Configuring Streamdal with Terraform

by Mark Gregan Mark Gregan

We love our gorgeous UI and we know you will too. However, we understand that manually configuring all your pipelines can be a daunting task at scale. We’ve created a Terraform provider to help. This blog will show you how to quickly get a pipeline up and running with our Terraform provider.

Why Terraform?

As the current industry leader, Terraform was an obvious first choice of Infrastructure as Code (IaC) tooling to support configuring the Streamdal server. We do plan to support additional IaC tools in the future.

The Terraform provider and documentation

Getting Started

Skip this section if you are already familiar with Terraform and simply copy/paste the provider block below.

  1. Install the Terraform command line tool
  2. Create a directory/folder to hold the config file and Terraform data. Let’s call ours streamdal-config
  3. Now create an empty text file called This is where we’ll put the Streamdal pipeline definitions, written in Hashicorp Configuration Language(HCL).
  4. In the file, we’ll configure a Terraform provider, which is used to take our HCL definitions and make the necessary API calls to the Streamdal Server:
 terraform {
   required_providers {
     streamdal = {
       version = "0.1.2"
       source  = "streamdal/streamdal"

 provider "streamdal" {
   token              = "streamdal-server-token-here"
   address            = "streamdal-server-address-here:8082"
   connection_timeout = 10
  1. Now run terraform init in your terminal to download the required provider. You should see output similar to the following:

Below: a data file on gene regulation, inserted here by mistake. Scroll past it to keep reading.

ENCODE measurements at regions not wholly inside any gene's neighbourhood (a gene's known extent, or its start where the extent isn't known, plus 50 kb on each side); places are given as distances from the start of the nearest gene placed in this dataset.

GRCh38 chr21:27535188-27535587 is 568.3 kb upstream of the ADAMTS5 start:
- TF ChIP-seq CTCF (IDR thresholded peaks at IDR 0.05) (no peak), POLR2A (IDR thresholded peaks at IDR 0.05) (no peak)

Output of Terraform init command

Output of Terraform init command

Now we’re ready to begin configuring our first pipeline and audience.

Setting up our first Pipeline

If you skipped the previous section, copy/paste the provider block into your .tf file.

We’ll start off with a basic pipeline definition that detects some PII (an email address) in a JSON payload and masks it.

We’ll use the pipeline resource to configure this:

resource "streamdal_pipeline" "mask_email" {
  name = "Mask Email"

  step {
    name = "Detect Email Field"

    # We specify abort conditions here since we don't want
    # to continue with the second step if there is nothing
    # to transform.
    on_false {
      abort = "abort_current" # No email found
    on_error {
      abort = "abort_current" # An error occurred
    dynamic = false
    detective {
      type   = "pii_email"
      args   = [] # no args for this type
      negate = false
      path   = "" # No path, we will scan the entire payload

  step {
    name    = "Mask Email Step"
    dynamic = true
    transform {
      mask_value {
        # No path needed since dynamic=true
        # We will use the results from the first detective step
        path = ""

        # Mask the email field(s) we find with asterisks
        mask = "*"

Using the streamdal_pipeline resource, we’ll configure a pipeline named “Mask Email”. This pipeline has two-step blocks that define each step of the pipeline.